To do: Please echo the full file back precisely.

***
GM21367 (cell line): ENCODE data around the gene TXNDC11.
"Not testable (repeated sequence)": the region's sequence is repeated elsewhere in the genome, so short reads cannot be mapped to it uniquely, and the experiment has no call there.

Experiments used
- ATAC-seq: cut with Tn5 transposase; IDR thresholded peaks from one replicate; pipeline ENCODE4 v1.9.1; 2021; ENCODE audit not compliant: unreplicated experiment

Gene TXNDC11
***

GM21367 (cell line): ENCODE data around the gene TXNDC11.
"Not testable (repeated sequence)": the region's sequence is repeated elsewhere in the genome, so short reads cannot be mapped to it uniquely, and the experiment has no call there.

Experiments used
- ATAC-seq: cut with Tn5 transposase; IDR thresholded peaks from one replicate; pipeline ENCODE4 v1.9.1; 2021; ENCODE audit not compliant: unreplicated experiment

Gene TXNDC11